I wasn't about to throw out free food, so they ate it. Until we ran out about a month ago, and then I had to make a choice.

In the meantime, my descent into do-it-yourselfing has gotten even more nutty. I experimented with making my own nut butters and decided I like the taste of peanut (and almond) butter I make better than the natural brand from the store. You can't get much fresher than the peanut butter you just made out of a bunch of nuts.

Anyhoo, I gave. I was in Costco and I saw the price tag on the double Skippy pack and I couldn't resist. I knew the fam was way less likely to go for my new PDawg-ground PB blend, so I brought home the two tubs of processed nut butter happiness and presented them to E: The Peanut Butter of Peace.

We are now a two peanut butter household:

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Skippy and homemade.

I left the room after the presentation of the PBOP, but apparently there was a ceremony wherein he and the monkeys each dipped a finger in the top of the new jar to celebrate their victory. They allowed me to retreat quietly to the bedroom so I wouldn't have to see this bold act and feel shame.

All has been well on the two peanut butter track, save for the day I opened the cupboard and found the chocolate Jif. There might have been a "what the hell is this?" uttered that day. Might have. And we might have remembered why I buy the groceries, not E.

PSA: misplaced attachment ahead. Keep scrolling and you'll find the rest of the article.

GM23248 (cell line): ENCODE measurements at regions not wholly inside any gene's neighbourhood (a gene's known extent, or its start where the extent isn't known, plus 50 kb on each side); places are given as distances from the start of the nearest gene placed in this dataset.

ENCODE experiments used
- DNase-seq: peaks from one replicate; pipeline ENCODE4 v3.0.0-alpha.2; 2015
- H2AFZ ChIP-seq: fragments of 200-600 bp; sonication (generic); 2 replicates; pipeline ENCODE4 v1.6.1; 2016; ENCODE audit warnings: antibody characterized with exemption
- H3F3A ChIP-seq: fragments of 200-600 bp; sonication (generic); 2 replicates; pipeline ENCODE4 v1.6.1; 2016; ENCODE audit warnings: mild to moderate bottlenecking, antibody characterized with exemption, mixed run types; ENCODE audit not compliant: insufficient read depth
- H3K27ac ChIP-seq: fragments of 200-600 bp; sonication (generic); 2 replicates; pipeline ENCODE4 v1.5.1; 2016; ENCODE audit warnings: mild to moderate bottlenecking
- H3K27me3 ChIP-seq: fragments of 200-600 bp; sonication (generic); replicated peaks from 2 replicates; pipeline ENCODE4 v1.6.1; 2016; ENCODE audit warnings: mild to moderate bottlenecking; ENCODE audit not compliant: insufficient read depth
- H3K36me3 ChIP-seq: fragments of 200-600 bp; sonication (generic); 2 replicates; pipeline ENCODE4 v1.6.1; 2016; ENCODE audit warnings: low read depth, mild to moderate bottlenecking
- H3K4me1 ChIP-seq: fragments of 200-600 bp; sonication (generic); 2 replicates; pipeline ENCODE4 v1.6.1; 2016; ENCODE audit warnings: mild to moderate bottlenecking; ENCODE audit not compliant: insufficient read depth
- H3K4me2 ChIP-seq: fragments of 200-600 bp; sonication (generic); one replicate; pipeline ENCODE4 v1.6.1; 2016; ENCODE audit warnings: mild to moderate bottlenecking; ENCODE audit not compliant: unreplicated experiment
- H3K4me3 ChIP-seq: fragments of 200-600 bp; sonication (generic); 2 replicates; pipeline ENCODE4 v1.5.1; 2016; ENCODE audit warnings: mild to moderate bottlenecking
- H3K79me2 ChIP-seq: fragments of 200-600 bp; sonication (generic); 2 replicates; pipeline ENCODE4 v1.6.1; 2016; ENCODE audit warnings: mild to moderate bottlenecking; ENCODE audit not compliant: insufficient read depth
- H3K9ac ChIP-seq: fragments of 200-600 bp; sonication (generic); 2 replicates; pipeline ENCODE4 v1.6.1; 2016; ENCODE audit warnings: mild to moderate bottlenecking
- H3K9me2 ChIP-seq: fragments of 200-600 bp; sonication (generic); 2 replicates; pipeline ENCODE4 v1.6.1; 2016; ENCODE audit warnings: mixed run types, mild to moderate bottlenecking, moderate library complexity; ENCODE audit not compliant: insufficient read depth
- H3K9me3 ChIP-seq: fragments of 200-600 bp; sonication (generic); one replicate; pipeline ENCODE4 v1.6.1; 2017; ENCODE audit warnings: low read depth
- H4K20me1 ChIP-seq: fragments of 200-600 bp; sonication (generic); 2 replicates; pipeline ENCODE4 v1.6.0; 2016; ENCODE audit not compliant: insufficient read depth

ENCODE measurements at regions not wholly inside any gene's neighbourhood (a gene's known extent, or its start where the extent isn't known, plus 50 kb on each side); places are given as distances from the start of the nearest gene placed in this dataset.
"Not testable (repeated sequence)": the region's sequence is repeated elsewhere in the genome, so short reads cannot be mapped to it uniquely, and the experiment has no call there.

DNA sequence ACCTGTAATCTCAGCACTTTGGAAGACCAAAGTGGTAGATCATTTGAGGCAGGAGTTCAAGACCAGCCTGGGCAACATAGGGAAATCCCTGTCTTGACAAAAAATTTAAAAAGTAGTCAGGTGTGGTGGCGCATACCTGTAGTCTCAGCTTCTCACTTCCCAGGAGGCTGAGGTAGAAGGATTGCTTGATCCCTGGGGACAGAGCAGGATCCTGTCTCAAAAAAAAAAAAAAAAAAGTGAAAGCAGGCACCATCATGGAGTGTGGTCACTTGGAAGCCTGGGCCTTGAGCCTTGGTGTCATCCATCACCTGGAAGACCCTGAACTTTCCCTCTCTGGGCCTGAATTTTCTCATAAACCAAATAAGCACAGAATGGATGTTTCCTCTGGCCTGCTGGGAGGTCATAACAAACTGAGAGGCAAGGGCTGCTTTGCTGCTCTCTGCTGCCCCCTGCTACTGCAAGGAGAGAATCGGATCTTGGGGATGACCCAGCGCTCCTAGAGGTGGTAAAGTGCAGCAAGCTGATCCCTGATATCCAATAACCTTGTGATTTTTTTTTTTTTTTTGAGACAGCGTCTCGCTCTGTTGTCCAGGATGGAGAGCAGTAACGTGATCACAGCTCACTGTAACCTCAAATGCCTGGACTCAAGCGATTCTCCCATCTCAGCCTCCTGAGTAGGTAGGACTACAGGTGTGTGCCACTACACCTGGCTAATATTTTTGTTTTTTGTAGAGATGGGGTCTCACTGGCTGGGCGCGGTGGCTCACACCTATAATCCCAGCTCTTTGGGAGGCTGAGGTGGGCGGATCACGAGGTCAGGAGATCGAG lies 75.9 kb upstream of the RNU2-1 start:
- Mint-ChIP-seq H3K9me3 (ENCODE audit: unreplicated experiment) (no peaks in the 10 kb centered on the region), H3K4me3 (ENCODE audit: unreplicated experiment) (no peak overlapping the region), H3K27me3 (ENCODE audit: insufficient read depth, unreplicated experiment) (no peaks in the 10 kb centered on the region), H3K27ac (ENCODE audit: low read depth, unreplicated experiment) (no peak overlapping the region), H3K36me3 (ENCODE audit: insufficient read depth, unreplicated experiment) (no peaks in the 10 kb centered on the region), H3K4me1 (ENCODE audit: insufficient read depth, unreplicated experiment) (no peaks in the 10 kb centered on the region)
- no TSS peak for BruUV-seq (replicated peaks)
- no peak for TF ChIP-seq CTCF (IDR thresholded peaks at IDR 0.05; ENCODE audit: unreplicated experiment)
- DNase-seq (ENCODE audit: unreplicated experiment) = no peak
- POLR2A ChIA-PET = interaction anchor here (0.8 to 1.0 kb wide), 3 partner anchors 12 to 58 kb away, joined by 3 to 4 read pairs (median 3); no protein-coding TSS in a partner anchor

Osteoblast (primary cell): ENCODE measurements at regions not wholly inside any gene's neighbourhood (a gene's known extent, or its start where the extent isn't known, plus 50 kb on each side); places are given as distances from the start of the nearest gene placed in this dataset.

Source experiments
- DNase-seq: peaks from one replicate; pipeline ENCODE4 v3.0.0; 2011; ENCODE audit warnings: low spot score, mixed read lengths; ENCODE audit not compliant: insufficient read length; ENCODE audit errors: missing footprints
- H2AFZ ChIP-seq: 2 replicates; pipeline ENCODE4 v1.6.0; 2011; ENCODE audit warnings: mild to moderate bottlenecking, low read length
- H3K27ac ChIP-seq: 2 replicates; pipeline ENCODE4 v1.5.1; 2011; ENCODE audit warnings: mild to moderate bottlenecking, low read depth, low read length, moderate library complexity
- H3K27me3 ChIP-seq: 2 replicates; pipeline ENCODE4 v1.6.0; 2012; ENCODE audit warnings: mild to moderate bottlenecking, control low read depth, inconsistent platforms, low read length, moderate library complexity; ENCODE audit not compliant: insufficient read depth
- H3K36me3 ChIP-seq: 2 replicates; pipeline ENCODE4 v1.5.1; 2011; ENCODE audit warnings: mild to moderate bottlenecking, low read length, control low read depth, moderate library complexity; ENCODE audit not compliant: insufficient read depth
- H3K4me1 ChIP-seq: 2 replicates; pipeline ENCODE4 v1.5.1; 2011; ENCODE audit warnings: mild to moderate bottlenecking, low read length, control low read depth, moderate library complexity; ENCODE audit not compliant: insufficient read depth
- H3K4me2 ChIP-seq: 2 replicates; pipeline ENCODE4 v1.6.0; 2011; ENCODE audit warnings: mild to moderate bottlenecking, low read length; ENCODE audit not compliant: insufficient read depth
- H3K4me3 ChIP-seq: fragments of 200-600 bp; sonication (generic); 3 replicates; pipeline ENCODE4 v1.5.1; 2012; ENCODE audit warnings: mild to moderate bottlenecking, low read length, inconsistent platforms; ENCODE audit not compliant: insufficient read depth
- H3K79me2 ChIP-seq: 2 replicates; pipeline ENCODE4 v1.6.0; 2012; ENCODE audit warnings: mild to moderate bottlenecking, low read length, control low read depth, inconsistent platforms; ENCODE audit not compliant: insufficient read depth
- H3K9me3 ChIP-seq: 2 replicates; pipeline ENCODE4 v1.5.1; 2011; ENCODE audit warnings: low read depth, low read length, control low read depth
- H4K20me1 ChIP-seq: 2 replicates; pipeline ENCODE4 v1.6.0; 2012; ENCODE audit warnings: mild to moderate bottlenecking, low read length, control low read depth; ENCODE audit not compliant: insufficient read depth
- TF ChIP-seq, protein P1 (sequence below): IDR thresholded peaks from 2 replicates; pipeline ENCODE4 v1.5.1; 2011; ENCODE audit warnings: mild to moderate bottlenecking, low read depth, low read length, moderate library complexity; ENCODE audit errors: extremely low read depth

Saturday, May 11, 2013

Last Game (Sorta)

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Today was Henry's last game of the regular season. We have playoffs this week (and here's where I apologize, because if I was a more sporty mom, the kind who knew what to say in such situations so as not to embarrass her son when he looks back upon such things once he's old enough to read them, I would know how to say this more delicately), but we're not so good and we're gonna get creamed. So I'm pretty sure playoffs won't last very long.

Listen. I didn't say we weren't the cutest. Or the trying-hardest. We have heart. We have spunk. We play by the rules. We just don't really win, so I think the whole playoff thing isn't going to take so long.

Anyway, today was the last game for ol' Hanko. He started off getting to play first base. While he was warming up, a ball bounced off the ground and hit him right in the eye. So he ended up sitting out the first inning to ice it. Poor dude. I think the worst part of it was that he wanted to play first base so badly and he missed out on it. The game after that point was okay, but I think it threw him and he looked to be kind of nervous. We played a tough team and though we held our own, Henry ended up crawling into his shell a little bit and I didn't see the same bold kid that played Thursday night against the parents.

But by the end of the night tonight before bed, he seemed fully recovered. We made a family plan to meet up on the back porch for campfire time once it was dark (translation: sit around a fire pot in our patio furniture and eat Oreos). Henry ate about ten Double Stufs, so I'd say he was doing okay. He also dragged out a book of Weird Al History and regaled us all with Weird Al factoids by the light of his tiny LCD book light and the glow of the Sterno in the fire pot.

This is a new level of exhaustion, but it's happy-through-exhaustion I'm feeling tonight.